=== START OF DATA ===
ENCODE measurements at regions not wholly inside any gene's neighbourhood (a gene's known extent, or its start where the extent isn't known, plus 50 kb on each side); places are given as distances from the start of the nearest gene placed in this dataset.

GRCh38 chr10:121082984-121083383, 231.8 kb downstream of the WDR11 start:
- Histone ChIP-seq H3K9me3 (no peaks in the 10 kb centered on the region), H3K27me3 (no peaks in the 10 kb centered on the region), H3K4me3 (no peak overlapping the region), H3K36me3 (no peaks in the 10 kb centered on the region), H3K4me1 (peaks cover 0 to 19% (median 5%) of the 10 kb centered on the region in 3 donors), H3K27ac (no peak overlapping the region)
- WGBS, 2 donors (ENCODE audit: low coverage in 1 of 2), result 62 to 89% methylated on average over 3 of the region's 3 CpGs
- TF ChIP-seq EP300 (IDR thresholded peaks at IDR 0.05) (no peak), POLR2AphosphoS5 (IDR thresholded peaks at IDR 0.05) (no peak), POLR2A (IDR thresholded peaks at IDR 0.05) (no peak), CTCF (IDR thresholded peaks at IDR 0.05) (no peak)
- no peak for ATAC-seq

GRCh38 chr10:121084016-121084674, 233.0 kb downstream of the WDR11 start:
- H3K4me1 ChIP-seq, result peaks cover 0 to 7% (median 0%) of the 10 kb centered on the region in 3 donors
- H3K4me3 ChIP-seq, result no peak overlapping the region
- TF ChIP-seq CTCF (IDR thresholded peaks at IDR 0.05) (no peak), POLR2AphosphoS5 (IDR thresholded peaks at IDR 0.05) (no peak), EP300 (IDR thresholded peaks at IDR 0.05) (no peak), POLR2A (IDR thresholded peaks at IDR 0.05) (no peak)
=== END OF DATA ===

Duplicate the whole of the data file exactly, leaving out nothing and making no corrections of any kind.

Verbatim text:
ENCODE measurements at regions not wholly inside any gene's neighbourhood (a gene's known extent, or its start where the extent isn't known, plus 50 kb on each side); places are given as distances from the start of the nearest gene placed in this dataset.

GRCh38 chr10:121082984-121083383, 231.8 kb downstream of the WDR11 start:
- Histone ChIP-seq H3K9me3 (no peaks in the 10 kb centered on the region), H3K27me3 (no peaks in the 10 kb centered on the region), H3K4me3 (no peak overlapping the region), H3K36me3 (no peaks in the 10 kb centered on the region), H3K4me1 (peaks cover 0 to 19% (median 5%) of the 10 kb centered on the region in 3 donors), H3K27ac (no peak overlapping the region)
- WGBS, 2 donors (ENCODE audit: low coverage in 1 of 2), result 62 to 89% methylated on average over 3 of the region's 3 CpGs
- TF ChIP-seq EP300 (IDR thresholded peaks at IDR 0.05) (no peak), POLR2AphosphoS5 (IDR thresholded peaks at IDR 0.05) (no peak), POLR2A (IDR thresholded peaks at IDR 0.05) (no peak), CTCF (IDR thresholded peaks at IDR 0.05) (no peak)
- no peak for ATAC-seq

GRCh38 chr10:121084016-121084674, 233.0 kb downstream of the WDR11 start:
- H3K4me1 ChIP-seq, result peaks cover 0 to 7% (median 0%) of the 10 kb centered on the region in 3 donors
- H3K4me3 ChIP-seq, result no peak overlapping the region
- TF ChIP-seq CTCF (IDR thresholded peaks at IDR 0.05) (no peak), POLR2AphosphoS5 (IDR thresholded peaks at IDR 0.05) (no peak), EP300 (IDR thresholded peaks at IDR 0.05) (no peak), POLR2A (IDR thresholded peaks at IDR 0.05) (no peak)